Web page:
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Guidance on the Gateway Review Process - A Project Assurance Methodology for the Australian Government

Part 1: The Gateway Review Process - An Overview

Application of Gateway

Gateway applies to new projects undertaken by FMA agencies operating under the Financial Management and Accountability Act 1997 (FMA Act), which satisfy certain financial and risk thresholds. The current financial thresholds are:

These thresholds will be reviewed at regular intervals and refer to the total value of a project, regardless of the timeframe taken to deliver the objectives.

Risk is assessed using the Gateway Assessment Tool (GAT). The GAT is explained in greater detail at Appendix A. It provides a standard set of high-level criteria and questions, which the agency answers in relation to a proposed project, to determine the level of project risk (high, medium or low). A subset of high risk projects have been defined by the Government as ‘Mission Critical', and as such, the Government has decided that additional governance requirements be applied to these projects, on the basis that:

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Introduction of Gateway

Gateway is being phased in from the 2006 - 07 Budget, focusing initially on a representative cross-section of projects that satisfy the financial thresholds and are identified as high risk.

After the 2006 - 07 Budget, all projects over the financial thresholds must complete the GAT. Projects deemed to be high risk, after completion of the GAT and in consultation with the Gateway Unit, must undertake a Gate 1—Business Case Review prior to consideration by Government. Projects that are included in Gateway will proceed through subsequent Gates in the Gateway process during their lifecycles.

For the 2008 - 09 Budget and onward, those projects that satisfy the financial thresholds and are assessed as medium risk will also be subject to the same process as high risk projects.

The Methodology

Gateway is a project assurance methodology that involves short, intensive reviews at up to six critical stages of the project lifecycle. The reviews, undertaken by a team of experienced peer reviewers who are not associated with the project, are designed to:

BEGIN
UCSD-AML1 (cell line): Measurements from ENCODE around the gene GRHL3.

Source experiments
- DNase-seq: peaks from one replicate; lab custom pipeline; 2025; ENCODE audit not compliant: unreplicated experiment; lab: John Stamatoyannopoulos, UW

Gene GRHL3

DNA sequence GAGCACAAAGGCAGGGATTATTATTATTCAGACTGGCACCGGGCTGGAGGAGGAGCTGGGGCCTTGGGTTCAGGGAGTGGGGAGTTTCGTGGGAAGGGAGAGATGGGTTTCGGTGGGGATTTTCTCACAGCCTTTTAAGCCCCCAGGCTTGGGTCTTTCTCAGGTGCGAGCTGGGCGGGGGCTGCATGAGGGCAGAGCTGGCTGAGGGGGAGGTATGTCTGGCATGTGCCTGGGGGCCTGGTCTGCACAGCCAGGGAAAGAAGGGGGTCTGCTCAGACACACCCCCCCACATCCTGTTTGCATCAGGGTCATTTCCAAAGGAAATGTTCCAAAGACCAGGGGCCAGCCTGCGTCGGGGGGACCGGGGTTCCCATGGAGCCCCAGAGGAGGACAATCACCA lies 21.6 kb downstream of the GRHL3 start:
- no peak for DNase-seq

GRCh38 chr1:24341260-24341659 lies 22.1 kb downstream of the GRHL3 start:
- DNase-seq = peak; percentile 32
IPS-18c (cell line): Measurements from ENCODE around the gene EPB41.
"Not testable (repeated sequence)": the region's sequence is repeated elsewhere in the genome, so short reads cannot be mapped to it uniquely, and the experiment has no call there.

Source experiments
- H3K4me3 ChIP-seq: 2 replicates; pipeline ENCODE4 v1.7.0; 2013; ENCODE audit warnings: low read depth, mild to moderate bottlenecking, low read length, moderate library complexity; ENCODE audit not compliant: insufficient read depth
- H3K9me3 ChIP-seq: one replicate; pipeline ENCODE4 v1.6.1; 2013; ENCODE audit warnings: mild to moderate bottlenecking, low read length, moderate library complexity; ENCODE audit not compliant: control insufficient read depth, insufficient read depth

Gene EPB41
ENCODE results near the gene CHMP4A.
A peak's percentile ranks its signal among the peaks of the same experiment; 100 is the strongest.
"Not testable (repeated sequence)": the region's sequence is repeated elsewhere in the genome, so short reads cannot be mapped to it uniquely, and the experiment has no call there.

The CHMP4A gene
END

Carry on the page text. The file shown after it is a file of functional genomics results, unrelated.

There are six different reviews that occur at critical stages (or Gates or decision points) of a project's lifecycle. These are:

Critical Stages (or Gates) and Associated Type of Review
Critical Stage or Gate Type of Review
Gate 0 Business Need
Gate 1 Business Case
Gate 2 Procurement Strategy
Gate 3 Investment Decision
Gate 4 Readiness for Service
Gate 5 Benefits Realisation

Appendix B provides a summary of the purpose of each Gateway review, and the key areas to be examined. These are also discussed in detail in Financial Management Reference No.7 Gateway Review Process—A Handbook for Conducting Gateway Reviews, which is provided to reviewers during the Gateway Reviewer training. The Handbook can also be accessed from the Gateway Unit.

A Gate 0 Review may occur prior to the commencement of a programme or project, or during later stages of the project or programme, if required. For most projects though, the first review will be a Gate—1 Business case Review. Figure 1 outlines the relationship between a typical project's lifecycle and the reviews at each Gate.

Projects that are included in Gateway are subject to Gates 1 through 5.
The Gate 0 - Business Need review is a broad strategic review that may be undertaken before the start-up stage of a programme or project, to inform decision-making, or may be undertaken during project implementation, to confirm the alignment with the intended outcomes. It is envisaged that Gate 0 Reviews will not be commonly used and will only be undertaken when an agency specifically requests a review, and obtains the Gateway Unit's concurrence, or where the review is commissioned by the Government. If Gate 0 Reviews are deemed appropriate for a project, they can be repeated during the life of particularly complex projects.

Following the completion of a Gateway review, subsequent Gateway reviews for projects will commence when the Sponsoring Agency informs the Gateway Unit of its intention to proceed to the next phase in the project lifecycle. Protocols around these notifications will be established between the Sponsoring Agency and the Gateway Unit at the Assessment Meeting.

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Figure 1: Gateway and the Project Lifecycle